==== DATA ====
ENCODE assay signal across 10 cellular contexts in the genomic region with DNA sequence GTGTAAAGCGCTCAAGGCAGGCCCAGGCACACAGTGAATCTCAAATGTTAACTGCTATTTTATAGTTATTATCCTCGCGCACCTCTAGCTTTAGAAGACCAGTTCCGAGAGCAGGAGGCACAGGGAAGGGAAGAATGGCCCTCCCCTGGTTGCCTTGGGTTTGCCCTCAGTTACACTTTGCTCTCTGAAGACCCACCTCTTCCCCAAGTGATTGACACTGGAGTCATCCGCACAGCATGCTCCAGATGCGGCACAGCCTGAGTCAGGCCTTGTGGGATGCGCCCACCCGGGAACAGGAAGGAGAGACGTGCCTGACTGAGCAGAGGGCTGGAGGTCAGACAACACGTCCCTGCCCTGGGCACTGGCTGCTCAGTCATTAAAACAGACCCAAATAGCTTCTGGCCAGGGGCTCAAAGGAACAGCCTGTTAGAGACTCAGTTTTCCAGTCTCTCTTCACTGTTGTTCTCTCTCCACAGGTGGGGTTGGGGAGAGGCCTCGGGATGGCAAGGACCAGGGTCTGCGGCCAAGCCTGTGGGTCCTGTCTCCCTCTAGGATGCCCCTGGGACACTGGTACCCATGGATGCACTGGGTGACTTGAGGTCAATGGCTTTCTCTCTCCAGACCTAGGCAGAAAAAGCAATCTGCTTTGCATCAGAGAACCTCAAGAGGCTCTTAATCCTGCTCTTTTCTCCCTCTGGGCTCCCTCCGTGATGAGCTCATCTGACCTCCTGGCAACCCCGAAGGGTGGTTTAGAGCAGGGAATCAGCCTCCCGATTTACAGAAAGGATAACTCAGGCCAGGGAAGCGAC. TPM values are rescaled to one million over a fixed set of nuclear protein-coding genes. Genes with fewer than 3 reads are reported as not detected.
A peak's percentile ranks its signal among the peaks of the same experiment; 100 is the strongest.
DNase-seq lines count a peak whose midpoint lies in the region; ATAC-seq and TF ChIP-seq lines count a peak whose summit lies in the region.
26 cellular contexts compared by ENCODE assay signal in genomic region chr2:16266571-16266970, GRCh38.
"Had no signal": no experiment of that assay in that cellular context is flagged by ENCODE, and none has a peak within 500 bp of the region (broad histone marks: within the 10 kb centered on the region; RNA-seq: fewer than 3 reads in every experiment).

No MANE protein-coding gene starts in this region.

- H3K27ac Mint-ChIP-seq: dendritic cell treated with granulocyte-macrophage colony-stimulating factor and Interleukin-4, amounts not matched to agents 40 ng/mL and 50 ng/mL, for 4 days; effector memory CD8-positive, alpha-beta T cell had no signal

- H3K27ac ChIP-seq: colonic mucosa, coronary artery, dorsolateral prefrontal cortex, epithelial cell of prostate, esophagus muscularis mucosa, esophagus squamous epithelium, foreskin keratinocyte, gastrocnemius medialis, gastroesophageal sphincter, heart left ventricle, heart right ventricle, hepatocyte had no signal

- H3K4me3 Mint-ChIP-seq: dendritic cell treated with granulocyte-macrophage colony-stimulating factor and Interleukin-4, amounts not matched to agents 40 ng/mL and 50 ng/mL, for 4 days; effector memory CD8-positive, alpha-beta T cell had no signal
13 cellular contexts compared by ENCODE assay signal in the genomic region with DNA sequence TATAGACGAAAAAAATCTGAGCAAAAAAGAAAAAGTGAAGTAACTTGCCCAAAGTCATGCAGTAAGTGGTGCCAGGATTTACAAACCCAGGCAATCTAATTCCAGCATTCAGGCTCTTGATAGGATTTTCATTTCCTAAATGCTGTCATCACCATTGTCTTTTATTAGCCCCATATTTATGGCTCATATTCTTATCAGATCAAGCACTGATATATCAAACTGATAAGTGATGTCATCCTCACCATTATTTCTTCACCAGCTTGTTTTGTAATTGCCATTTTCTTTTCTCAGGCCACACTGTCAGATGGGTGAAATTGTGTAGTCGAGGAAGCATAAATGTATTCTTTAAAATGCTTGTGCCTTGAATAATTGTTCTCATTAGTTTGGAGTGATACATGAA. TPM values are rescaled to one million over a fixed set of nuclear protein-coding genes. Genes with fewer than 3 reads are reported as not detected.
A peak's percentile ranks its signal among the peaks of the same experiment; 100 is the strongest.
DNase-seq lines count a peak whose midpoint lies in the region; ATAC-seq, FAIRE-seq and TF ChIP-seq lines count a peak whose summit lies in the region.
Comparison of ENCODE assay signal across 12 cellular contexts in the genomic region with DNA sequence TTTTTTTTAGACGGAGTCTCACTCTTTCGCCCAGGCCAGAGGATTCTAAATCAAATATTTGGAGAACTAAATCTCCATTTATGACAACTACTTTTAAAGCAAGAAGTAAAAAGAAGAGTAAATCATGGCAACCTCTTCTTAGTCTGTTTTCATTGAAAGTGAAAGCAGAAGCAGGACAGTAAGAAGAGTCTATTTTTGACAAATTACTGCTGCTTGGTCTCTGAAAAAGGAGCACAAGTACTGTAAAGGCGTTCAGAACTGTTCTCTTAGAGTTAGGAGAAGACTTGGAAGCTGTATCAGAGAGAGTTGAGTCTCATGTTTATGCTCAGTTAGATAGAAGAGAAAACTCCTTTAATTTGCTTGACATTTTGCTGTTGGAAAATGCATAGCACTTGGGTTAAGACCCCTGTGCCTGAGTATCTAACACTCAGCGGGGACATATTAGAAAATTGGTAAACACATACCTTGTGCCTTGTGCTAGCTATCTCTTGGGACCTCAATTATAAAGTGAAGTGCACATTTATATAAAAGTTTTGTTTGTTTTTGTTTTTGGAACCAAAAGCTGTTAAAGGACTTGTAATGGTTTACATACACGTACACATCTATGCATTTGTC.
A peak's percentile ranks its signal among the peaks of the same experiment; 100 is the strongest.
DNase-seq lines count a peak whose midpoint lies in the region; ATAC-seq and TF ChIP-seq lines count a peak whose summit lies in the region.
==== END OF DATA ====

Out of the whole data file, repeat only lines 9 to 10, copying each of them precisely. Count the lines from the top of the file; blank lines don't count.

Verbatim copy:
- H3K4me3 Mint-ChIP-seq: dendritic cell treated with granulocyte-macrophage colony-stimulating factor and Interleukin-4, amounts not matched to agents 40 ng/mL and 50 ng/mL, for 4 days; effector memory CD8-positive, alpha-beta T cell had no signal
13 cellular contexts compared by ENCODE assay signal in the genomic region with DNA sequence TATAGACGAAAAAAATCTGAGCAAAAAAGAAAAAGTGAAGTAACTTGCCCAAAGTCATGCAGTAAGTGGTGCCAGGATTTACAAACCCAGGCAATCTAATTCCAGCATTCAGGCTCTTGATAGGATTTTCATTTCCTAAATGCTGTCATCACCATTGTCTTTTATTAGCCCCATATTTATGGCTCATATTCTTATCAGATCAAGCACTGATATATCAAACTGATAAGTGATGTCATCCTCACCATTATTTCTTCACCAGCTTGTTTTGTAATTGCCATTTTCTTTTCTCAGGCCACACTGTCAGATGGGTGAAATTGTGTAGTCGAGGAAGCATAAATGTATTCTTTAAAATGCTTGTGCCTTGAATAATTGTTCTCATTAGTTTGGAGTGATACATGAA. TPM values are rescaled to one million over a fixed set of nuclear protein-coding genes. Genes with fewer than 3 reads are reported as not detected.